Electric dreams: advancements in arc furnaces and electromagnetic stirring

Innovations in electric steelmaking, specifically arc furnaces and electromagnetic stirring, can help manufacturers boost efficiency, productivity, process control and sustainability. Zaeim Mehraban, Global Sales Manager and Lidong Teng, Senior Metallurgist, at ABB’s Metallurgy team, explain how.

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The ABB-Tenova technology solution deployed at Arvedi, Italy, enables continuous charging and more efficient melting of scrap

Industrial steelmaking is undergoing perhaps the most profound transformation in its long history. 

Driven by Industry 4.0 and the urgent need to reduce greenhouse gas emissions in line with treaties such as The Paris Agreement on climate change, steelmaking is evolving from an energy and CO2-intensive industry that deploys blast furnace-basic oxygen furnaces (BF-BOF) fuelled by coal and iron ore, to one that uses electric arc furnaces (EAFs) to produce steel mostly from scrap.

The industry is responsible for around 7% of global CO2 emissions, and the onus is on manufacturers to replace fossil fuel-based carbon with green hydrogen to produce steel more sustainably using renewable energy, while at the same time maximising production to satisfy growing demand as well as reducing raw material costs.

Steelmaking must become increasingly smart if it is to ride out the current storms to a more sustainable future. EAFs coupled with electromagnetic stirring (EMS) – whereby an electromagnetic force stirs the entire steel melt, the direction, duration and intensity of which are adjustable – is one way of making that change to a smarter future.

In this article, we will look at innovations in electric steelmaking, specifically process improvements after installation of a leading-edge charging, melting and EMS solution that would become the world’s most productive electric arc furnace. Operated by Acciaieria Arvedi, this record-breaking furnace features a tapping size of 300 metric tons, and results show increases in arc heating efficiency, scrap melting rate and scrap yield, and reduced electrical energy consumption, power-on time and oxygen content in the steel.

EAFs: characteristics, advantages and limitations

Unlike traditional BF-BOF furnaces in integrated steel plants, which produce steel using virgin iron ore, more factories – greenfield facilities in particular - are increasingly choosing to make the direct reduced iron (DRI) and/or hot briquetted iron (HBI) by hydrogen reduction process and then melting them in the EAF.

As we have mentioned, EAFs offer obvious sustainability advantages over blast furnace production, especially if low-carbon forms of electricity continue to become more widely available. An increase in the availability of scrap steel, as much as a billion metric tons by 2030 will support the growth in EAF production. The recycling of steel is an ‘easy win’ for the circular economy in that it simultaneously reduces the overall CO2 footprint of steel production and the need for newly mined raw materials.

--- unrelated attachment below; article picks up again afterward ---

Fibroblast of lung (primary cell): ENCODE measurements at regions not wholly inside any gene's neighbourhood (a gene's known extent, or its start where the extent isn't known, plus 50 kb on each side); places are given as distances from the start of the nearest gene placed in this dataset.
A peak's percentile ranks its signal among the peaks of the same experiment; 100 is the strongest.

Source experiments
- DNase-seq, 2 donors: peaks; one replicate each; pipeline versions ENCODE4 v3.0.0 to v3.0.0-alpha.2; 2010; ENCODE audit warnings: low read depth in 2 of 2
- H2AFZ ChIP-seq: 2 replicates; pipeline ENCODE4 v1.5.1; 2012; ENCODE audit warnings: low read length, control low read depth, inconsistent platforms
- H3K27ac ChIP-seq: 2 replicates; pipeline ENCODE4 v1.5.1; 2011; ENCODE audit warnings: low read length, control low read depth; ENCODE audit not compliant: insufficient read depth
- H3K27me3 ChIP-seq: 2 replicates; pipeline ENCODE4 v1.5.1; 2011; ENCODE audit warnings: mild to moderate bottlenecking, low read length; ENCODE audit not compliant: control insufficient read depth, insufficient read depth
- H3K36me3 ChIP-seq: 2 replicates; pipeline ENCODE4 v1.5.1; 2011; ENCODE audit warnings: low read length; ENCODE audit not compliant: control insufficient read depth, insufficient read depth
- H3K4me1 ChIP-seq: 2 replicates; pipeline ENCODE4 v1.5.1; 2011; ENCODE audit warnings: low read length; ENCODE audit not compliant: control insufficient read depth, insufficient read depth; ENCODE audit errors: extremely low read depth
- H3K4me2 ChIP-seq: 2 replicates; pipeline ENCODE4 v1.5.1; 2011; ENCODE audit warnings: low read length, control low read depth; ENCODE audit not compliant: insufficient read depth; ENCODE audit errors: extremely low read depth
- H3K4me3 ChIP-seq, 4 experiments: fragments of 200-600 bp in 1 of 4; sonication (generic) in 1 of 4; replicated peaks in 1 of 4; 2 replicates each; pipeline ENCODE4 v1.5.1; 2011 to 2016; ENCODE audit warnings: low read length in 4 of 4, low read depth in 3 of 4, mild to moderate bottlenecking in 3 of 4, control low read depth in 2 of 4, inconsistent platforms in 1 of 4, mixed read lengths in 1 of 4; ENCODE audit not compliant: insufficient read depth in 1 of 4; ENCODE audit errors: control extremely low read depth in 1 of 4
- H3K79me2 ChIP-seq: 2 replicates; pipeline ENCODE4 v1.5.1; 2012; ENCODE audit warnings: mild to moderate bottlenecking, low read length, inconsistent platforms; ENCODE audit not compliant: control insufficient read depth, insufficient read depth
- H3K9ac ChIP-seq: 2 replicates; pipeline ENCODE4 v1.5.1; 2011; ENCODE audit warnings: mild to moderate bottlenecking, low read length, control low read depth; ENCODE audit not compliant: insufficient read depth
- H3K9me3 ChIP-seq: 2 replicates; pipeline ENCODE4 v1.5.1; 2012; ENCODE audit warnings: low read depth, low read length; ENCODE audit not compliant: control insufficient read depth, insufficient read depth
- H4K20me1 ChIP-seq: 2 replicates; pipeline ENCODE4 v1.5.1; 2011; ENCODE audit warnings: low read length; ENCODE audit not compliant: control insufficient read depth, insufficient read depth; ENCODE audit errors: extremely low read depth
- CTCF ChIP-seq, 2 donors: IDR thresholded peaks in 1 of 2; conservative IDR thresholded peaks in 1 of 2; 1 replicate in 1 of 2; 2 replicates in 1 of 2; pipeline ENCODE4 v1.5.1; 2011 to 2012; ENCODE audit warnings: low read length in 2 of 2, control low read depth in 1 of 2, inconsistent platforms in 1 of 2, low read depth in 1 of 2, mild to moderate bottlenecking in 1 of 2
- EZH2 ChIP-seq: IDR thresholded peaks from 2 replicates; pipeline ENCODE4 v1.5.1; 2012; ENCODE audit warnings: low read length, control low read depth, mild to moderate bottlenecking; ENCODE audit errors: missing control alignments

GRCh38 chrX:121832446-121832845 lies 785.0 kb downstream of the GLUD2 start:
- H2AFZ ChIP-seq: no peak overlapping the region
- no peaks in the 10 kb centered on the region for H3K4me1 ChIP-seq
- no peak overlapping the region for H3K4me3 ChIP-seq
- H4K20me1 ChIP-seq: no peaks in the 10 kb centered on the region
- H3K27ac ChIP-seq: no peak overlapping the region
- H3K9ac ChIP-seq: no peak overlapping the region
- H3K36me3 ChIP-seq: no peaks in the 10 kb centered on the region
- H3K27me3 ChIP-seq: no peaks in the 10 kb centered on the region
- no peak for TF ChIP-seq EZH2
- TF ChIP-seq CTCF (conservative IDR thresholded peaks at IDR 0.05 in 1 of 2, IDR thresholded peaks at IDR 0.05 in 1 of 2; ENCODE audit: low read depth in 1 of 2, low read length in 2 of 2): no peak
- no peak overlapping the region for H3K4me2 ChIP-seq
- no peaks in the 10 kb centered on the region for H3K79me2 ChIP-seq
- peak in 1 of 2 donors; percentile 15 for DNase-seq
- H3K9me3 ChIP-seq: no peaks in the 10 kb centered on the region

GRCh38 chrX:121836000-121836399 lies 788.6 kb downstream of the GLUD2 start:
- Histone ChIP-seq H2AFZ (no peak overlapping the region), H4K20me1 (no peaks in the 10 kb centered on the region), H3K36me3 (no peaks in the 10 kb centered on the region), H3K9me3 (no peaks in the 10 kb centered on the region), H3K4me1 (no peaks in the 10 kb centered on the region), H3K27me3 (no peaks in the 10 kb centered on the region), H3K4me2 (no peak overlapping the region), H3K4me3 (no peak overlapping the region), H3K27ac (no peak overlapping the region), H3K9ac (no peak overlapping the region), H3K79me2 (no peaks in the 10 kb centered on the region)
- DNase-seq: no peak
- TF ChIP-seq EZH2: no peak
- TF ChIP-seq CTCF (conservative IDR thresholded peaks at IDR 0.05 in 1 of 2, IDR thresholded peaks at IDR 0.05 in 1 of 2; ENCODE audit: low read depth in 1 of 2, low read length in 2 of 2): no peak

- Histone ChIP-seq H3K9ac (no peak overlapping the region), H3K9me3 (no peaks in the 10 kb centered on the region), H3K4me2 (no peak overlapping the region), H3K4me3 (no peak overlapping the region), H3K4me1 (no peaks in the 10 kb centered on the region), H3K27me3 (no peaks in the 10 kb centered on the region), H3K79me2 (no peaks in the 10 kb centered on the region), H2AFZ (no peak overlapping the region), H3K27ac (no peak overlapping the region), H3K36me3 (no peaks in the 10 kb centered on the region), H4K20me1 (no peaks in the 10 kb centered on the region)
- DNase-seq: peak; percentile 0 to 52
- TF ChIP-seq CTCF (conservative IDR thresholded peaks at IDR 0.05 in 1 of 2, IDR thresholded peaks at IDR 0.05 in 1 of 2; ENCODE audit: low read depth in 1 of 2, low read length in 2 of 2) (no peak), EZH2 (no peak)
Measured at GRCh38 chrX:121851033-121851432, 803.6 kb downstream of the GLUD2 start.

In an EAF, the EMS hardware is installed under the furnace, but, importantly, not in contact with the melt, and creates a travelling electromagnetic field that penetrates the furnace, producing a magnetic force within the melt that produces the stirring effect. The contactless installation not only results in improved mass and heat transfer through the melt, it also avoids the risk of breakthrough and extensive maintenance that comes with employing gas purging plugs for bottom gas stirring (BGS).

However, there are disadvantages to EAFs. There can be an asymmetry between the cold area of the furnace where the steel scraps are charged and the hot area. The EAF process’s inefficient melting of scrap and alloys reduces productivity, energy efficiency and yield, and can cause bottom skulls, a particular challenge for stainless and special steel producers that reduces furnace capacity. Also, predicting final tapping conditions is challenging due to varying thermal and chemical conditions.

To address these issues, and others, ABB developed ArcSave® electromagnetic stirring technology, which creates a global stirring effect, without dead zones or cold spots, and much higher stirring power when used with an EAF, improving productivity and yield while lowering operating costs.

Technology can help bridge the productivity gap facing steelmakers moving form BF-BOF to more sustainable EAF steelmaking

ABB ArcSave®: efficiency, productivity, control, safety

Before focusing in more depth on the collaborative project involving ABB, Tenova and Acciaieria Arvedi, let’s briefly look at one of the two key technologies involved, the ArcSave EMS solution.

ABB’s ArcSave enables safer, more consistent and efficient arc furnace operations. To take the latter first; when we talk about efficiency in the EAF process we primarily mean energy. The steel furnace process is extremely energy-intensive, meaning even a small saving equates to big absolute numbers in terms of reduced energy consumption and CO2 emissions. During the Acciaieria Arvedi project, the application of EMS resulted in a 3.6% reduction in electrical energy consumption. Efficiency also refers to raw materials, specifically the yield of the iron scrap used in the EAF to produce steel.